And thirdly, even in modern times, the vast majority of humanity does not live in regions that exhibit anything like the autumn foliage that we see in parts of Europe, North America, and some parts of Central and East Asia. Brilliant and conspicuous leaf senescence occurs in a particular slice of where human beings live. So… this gift was not for all of humanity, but exclusively for those living in specific places. Lucky us!
Same answer. Again, not difficult.
Arguing From Incredulity
To believe this story (for which there is no evidence), you have to also believe that a supernatural power designed this little gift 500 millions years ahead of time, specifically for a minority of modern humans that would eventually live in a small slice of the world.
Here we have an argument from incredulity. It amounts to, “I can’t believe God would design something good for some people, and not give it to all people.” Why not? Why kind of bland world would it be where everyone got all the same good things? What kind of impossible, contradictory world would it be where everyone got mountains, forests, oceanfront views, acres and acres of fertile fields, warm sun all year round, skiing and ice skating whenever you like, four seasons, no seasons …
Different places have different advantages. You don’t get much by way of fall colors in coastal Orange County, California, where I once lived, but you do have near-ideal weather most of the year. Is that a design flaw? Nathan seems to assume that design means homogeneity. I have no idea where he gets that from. His objection is just thoughtless incredulity, as far as I can see.
False Dichotomy and Question-Begging
And fourthly, what about the actual function of leaf senescence for the plant? Was this just a side effect? In the view of Intelligent Design, everything else in nature was designed specifically for the pleasure and comfort of human beings. But here in the real world, we understand that living things have their own physiology that functions for their own purposes. Not everything is about us.
No, that’s not “in the view of Intelligent Design.” Sorry. It’s not even essential to my perspective on leaf coloration being a gift, for those who get to enjoy it. He’s set up a false dichotomy: Either living things have their own physiology and functions for their own purposes (his view) or nature is “designed specifically for the pleasure and comfort of human beings.” That’s a strange forced choice, and a fallacious one. On a theistic intelligent design viewpoint, things can have multiple ends or purposes. To deny that possibility is to beg the question again. It’s fallacious reasoning.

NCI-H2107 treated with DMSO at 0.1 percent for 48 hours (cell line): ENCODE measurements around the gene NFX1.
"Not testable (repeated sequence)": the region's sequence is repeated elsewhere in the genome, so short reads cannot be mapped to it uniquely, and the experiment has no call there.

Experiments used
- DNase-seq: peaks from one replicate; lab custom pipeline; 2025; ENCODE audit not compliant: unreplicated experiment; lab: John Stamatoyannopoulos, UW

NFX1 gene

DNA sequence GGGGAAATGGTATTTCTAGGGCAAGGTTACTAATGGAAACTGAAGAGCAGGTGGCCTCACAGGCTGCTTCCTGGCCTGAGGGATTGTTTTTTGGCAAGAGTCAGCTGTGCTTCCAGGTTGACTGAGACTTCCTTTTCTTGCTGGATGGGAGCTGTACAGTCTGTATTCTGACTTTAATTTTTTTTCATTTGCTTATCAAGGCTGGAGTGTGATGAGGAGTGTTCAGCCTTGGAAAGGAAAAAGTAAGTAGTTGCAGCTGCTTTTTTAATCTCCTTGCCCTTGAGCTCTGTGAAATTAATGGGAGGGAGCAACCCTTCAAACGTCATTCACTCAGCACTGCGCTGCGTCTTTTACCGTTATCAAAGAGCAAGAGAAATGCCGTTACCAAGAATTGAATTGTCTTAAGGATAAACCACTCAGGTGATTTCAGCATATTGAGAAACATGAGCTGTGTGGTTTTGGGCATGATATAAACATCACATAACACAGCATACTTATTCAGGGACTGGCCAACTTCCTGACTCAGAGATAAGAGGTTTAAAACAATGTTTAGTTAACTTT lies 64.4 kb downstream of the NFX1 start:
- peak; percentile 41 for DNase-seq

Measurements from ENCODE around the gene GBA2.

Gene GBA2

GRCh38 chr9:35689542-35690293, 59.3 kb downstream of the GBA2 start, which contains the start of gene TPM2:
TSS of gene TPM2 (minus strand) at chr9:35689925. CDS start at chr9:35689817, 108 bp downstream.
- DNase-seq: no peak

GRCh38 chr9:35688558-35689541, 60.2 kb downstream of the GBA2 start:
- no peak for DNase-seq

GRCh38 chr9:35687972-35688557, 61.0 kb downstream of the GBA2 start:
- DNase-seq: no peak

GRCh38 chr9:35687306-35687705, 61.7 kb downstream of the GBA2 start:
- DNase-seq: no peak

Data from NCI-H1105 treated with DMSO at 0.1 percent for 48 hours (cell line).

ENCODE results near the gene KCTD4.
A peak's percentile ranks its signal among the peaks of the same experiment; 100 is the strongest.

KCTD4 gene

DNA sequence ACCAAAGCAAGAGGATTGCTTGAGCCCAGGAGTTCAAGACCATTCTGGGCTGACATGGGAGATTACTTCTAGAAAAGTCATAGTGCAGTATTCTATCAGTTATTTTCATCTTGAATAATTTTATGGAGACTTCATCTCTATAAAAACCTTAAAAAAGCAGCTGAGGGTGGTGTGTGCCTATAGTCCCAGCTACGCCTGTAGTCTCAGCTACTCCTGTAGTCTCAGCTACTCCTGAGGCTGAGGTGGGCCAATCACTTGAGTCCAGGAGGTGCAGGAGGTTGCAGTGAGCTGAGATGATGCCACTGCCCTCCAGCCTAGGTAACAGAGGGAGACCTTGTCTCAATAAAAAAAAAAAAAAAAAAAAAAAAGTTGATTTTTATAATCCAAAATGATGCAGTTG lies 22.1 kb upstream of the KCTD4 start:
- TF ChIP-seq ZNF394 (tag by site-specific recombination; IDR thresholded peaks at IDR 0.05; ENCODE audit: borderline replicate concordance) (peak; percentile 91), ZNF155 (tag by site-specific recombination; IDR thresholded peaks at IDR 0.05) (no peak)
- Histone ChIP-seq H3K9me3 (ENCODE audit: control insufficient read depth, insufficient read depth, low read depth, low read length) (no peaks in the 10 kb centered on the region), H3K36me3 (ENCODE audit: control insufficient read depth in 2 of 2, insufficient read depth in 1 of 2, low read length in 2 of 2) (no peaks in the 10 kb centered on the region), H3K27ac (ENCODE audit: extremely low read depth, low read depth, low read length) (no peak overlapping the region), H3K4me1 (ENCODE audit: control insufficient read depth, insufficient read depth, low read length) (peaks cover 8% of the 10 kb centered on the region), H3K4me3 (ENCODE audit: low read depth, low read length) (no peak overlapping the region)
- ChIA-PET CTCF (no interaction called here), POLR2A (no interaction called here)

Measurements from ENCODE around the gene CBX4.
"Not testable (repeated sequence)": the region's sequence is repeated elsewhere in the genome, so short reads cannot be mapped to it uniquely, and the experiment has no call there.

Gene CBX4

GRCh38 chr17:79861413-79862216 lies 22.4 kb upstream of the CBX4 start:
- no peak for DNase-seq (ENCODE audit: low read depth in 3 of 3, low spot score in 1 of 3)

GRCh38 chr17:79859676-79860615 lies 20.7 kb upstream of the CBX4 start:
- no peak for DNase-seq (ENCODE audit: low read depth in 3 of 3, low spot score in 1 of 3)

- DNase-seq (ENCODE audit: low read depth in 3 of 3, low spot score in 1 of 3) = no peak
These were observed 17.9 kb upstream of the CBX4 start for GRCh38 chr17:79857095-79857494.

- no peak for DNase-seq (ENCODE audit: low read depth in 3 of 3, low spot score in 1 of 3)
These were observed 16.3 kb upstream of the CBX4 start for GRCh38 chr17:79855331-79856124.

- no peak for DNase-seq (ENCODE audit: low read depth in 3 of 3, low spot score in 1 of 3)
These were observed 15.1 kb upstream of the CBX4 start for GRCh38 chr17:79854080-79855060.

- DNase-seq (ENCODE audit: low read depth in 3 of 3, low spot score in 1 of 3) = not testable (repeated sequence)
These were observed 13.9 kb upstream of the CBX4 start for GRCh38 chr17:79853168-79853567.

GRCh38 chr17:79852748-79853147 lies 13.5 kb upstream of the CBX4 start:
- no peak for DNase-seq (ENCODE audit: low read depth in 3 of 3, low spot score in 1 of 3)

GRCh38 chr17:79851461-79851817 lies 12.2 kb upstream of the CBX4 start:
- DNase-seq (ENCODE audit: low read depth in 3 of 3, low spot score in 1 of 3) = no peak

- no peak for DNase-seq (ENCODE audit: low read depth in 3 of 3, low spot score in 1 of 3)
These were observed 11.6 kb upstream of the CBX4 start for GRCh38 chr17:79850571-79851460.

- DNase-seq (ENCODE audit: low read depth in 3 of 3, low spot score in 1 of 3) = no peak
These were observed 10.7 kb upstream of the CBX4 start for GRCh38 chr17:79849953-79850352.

Besides just being comically unscientific, this particular kind of thinking, that humans are the center of everything and everything was designed with us in mind, has some pretty harmful consequences and corollaries.
If that’s supposed to count against the truth of my argument, it’s an argument from consequences, and fallacious on that count. I’m sure he’d object if I said evolution is false because “this particular kind of thinking, that humans have no purpose, has some pretty harmful consequences and corollaries.” I believe it does, but that’s not what makes it false.
Maybe he’s just raising a warning, though, as in, “Not only is this wrong, it’s also harmful.” That avoids that consequences fallacy. It’s still in error, though, because it depends on his jumping wildly to a conclusion that no one’s ever suggested: That “humans are the center of everything and everything was designed with us in mind.” I don’t believe that for a moment, and neither does any other theist. (Intelligent design theory doesn’t entail theism, but a majority of ID supporters including myself are theists, and it’s the version of design theory I know best how to discuss.)